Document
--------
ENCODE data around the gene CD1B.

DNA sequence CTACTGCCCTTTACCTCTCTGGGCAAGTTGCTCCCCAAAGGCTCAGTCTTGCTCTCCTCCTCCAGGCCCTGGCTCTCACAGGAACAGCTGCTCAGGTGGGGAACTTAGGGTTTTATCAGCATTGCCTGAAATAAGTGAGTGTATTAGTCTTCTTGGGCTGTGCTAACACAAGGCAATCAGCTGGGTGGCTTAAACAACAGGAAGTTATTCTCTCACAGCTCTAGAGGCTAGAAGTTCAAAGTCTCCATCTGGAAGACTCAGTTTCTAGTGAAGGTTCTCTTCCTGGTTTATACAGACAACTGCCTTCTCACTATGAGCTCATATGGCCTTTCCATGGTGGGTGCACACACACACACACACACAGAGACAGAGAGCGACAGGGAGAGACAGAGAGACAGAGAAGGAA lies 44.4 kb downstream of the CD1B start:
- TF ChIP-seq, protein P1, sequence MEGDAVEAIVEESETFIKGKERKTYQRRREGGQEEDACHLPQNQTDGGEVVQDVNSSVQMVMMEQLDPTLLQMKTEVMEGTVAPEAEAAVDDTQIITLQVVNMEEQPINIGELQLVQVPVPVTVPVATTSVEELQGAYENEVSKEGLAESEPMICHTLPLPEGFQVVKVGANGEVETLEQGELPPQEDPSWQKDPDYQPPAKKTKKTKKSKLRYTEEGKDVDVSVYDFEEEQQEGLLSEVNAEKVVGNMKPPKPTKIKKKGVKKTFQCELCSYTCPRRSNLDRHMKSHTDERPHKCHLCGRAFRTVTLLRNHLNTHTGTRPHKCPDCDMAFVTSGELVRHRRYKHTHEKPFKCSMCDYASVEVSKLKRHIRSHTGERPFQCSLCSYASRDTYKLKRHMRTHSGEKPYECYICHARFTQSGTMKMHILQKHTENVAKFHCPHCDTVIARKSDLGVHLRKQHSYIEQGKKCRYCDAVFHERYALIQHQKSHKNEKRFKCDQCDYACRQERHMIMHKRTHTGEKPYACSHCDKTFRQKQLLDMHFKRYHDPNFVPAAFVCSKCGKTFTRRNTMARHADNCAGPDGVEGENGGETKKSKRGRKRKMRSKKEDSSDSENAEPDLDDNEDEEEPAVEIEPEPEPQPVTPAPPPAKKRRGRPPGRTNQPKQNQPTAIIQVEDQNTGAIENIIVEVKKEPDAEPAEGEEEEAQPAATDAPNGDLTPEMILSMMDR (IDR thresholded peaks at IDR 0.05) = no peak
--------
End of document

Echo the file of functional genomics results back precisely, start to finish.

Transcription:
ENCODE data around the gene CD1B.

DNA sequence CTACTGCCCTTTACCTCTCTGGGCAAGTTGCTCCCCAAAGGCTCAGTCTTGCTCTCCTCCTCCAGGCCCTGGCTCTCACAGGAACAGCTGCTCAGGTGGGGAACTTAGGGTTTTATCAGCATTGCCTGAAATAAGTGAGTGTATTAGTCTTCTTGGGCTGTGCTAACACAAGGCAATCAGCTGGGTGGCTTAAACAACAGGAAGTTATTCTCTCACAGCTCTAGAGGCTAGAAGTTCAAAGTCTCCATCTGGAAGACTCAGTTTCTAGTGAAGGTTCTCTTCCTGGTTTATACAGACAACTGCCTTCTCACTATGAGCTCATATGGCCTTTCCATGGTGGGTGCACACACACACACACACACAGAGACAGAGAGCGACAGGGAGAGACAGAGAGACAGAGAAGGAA lies 44.4 kb downstream of the CD1B start:
- TF ChIP-seq, protein P1, sequence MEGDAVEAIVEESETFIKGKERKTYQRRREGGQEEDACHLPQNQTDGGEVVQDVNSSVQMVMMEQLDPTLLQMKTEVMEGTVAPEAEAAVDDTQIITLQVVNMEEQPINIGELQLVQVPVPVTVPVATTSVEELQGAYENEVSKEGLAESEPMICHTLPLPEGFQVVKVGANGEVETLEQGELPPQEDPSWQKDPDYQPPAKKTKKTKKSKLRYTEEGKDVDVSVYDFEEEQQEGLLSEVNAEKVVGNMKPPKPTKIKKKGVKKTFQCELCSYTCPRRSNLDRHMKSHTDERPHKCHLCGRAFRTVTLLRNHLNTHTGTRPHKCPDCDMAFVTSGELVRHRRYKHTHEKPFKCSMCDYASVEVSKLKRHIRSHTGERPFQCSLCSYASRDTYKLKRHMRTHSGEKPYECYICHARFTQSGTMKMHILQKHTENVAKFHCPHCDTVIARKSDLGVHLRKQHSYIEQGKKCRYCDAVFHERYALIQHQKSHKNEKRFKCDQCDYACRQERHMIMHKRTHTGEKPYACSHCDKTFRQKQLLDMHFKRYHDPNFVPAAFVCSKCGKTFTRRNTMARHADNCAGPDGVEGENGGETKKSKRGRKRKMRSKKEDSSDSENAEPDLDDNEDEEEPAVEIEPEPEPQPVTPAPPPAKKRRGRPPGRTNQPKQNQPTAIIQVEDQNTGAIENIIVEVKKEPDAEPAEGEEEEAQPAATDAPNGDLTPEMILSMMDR (IDR thresholded peaks at IDR 0.05) = no peak